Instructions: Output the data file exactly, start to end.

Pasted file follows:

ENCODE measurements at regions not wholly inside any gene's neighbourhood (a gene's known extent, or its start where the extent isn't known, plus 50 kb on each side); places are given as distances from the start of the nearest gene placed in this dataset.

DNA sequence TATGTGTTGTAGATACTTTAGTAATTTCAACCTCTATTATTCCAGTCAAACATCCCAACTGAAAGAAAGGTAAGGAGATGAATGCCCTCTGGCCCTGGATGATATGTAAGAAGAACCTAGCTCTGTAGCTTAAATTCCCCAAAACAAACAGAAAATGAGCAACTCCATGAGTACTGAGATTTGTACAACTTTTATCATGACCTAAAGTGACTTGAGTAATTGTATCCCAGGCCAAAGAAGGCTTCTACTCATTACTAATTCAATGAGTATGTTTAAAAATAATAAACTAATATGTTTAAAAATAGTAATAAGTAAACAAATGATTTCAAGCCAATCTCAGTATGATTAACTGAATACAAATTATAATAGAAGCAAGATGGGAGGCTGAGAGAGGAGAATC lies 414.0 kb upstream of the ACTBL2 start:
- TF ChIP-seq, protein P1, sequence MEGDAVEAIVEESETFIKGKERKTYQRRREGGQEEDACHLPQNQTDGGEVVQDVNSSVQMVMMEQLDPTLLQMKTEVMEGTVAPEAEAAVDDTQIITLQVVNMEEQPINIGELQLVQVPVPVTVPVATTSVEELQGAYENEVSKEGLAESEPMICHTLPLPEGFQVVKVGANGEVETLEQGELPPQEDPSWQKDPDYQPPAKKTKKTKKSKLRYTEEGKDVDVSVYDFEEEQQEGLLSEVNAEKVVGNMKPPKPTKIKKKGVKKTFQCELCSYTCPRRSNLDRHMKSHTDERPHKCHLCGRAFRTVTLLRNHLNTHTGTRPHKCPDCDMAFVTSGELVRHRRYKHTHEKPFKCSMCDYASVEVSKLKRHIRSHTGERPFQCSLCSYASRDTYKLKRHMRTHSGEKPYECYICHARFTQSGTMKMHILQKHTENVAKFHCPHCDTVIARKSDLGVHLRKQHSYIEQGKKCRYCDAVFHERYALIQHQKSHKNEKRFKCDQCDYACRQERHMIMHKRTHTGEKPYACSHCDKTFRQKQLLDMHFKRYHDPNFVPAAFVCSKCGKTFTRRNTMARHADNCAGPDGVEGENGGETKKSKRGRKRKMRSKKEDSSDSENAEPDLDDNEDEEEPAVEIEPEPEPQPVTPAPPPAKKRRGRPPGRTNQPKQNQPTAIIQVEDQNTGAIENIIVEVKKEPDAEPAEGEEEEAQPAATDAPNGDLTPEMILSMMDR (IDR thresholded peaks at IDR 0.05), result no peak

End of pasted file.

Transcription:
ENCODE measurements at regions not wholly inside any gene's neighbourhood (a gene's known extent, or its start where the extent isn't known, plus 50 kb on each side); places are given as distances from the start of the nearest gene placed in this dataset.

DNA sequence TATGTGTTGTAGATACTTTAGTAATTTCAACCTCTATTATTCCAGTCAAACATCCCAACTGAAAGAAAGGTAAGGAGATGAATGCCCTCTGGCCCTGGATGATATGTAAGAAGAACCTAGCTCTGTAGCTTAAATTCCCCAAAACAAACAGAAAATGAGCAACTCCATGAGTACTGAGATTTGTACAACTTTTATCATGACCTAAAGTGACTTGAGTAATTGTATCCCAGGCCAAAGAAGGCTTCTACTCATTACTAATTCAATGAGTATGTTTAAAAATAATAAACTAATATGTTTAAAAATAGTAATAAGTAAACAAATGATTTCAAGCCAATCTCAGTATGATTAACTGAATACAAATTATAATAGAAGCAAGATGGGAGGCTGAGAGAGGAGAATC lies 414.0 kb upstream of the ACTBL2 start:
- TF ChIP-seq, protein P1, sequence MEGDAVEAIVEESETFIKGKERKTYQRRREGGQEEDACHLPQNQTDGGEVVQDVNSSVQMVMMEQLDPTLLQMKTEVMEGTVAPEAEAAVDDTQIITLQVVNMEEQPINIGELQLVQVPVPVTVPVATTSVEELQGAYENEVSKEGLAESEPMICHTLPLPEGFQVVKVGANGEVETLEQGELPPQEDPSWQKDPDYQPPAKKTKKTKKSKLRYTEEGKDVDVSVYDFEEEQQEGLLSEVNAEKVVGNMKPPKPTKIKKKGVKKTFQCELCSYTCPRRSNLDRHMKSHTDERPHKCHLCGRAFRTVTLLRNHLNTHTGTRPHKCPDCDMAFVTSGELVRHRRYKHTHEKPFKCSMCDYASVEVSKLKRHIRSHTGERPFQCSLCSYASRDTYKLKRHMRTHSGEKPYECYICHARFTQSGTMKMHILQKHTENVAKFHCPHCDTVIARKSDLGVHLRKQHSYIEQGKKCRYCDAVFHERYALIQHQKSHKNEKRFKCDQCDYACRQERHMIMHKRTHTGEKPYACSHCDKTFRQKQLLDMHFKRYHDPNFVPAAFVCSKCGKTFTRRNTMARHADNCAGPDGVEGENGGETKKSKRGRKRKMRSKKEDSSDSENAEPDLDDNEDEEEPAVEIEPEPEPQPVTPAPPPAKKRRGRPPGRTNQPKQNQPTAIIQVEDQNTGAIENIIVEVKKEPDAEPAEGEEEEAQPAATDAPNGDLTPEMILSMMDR (IDR thresholded peaks at IDR 0.05), result no peak